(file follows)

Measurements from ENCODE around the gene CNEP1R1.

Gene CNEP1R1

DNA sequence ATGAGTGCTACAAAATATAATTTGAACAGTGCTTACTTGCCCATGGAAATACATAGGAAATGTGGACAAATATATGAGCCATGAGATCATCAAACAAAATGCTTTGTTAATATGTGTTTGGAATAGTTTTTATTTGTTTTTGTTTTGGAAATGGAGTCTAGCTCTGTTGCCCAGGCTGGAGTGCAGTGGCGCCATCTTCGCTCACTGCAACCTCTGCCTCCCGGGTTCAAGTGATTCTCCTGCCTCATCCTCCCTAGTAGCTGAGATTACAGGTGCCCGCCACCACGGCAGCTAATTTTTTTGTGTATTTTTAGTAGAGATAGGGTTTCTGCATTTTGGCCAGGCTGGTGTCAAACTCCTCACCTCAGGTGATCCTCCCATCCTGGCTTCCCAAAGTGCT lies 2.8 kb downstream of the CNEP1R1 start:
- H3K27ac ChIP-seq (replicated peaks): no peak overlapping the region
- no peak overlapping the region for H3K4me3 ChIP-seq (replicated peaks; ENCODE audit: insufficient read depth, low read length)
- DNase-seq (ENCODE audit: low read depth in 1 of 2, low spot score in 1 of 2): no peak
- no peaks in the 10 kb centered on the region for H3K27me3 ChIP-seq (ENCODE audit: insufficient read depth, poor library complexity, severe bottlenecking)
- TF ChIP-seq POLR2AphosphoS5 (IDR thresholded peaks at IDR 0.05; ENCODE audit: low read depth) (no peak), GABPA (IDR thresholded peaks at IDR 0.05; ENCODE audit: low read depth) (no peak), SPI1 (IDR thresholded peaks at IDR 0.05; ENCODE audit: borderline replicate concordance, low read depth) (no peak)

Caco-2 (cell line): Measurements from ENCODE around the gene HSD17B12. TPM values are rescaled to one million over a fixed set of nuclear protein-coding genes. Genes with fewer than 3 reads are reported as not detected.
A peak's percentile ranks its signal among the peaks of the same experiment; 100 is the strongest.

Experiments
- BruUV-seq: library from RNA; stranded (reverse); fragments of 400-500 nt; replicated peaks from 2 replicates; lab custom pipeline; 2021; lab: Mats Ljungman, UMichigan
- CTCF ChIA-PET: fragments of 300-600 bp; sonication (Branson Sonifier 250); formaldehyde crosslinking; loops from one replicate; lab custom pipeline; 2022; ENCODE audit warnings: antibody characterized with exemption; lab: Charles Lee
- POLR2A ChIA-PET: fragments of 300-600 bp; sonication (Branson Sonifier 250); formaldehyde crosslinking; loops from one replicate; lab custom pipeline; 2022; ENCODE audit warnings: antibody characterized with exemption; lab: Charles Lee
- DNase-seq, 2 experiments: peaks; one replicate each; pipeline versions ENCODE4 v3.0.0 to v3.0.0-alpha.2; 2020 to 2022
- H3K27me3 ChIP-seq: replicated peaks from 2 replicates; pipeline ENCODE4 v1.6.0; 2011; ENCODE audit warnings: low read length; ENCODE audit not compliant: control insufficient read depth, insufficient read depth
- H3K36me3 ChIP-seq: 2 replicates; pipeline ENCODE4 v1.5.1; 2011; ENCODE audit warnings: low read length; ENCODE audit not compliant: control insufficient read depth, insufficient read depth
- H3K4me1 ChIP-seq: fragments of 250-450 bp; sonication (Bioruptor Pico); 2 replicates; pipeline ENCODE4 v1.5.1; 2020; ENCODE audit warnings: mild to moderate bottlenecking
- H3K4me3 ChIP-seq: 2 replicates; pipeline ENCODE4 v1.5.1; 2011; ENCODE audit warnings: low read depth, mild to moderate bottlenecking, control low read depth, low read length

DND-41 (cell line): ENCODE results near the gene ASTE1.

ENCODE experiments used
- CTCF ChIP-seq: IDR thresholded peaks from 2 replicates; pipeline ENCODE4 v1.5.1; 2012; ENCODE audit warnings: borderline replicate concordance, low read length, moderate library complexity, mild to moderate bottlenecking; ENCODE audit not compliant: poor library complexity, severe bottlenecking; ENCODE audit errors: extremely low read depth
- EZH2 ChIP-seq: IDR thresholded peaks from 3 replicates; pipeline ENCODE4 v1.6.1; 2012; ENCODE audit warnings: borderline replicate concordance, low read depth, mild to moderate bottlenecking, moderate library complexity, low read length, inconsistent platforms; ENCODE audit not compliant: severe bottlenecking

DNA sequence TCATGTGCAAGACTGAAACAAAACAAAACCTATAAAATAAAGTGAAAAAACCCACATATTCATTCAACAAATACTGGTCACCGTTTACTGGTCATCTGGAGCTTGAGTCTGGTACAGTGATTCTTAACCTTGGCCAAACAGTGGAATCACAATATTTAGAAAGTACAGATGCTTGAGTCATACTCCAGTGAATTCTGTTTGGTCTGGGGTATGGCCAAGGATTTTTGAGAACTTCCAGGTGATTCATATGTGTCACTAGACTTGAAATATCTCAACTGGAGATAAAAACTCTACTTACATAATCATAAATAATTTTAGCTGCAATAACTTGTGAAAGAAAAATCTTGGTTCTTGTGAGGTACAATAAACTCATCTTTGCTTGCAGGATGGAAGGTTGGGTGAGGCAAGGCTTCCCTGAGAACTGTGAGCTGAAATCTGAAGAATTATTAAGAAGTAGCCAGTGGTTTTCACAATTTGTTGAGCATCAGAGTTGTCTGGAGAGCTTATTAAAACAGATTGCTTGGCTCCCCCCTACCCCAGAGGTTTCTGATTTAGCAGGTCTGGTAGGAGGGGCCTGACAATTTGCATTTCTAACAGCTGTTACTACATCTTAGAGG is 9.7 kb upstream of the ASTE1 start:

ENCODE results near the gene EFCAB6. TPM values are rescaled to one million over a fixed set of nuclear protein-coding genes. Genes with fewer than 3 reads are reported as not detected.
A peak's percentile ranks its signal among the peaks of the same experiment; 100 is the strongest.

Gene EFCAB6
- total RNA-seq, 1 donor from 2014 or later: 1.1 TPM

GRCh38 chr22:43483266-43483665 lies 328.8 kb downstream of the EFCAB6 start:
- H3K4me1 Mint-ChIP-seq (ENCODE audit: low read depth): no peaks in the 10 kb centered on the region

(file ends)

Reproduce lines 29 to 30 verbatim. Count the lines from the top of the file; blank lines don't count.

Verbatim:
GRCh38 chr22:43483266-43483665 lies 328.8 kb downstream of the EFCAB6 start:
- H3K4me1 Mint-ChIP-seq (ENCODE audit: low read depth): no peaks in the 10 kb centered on the region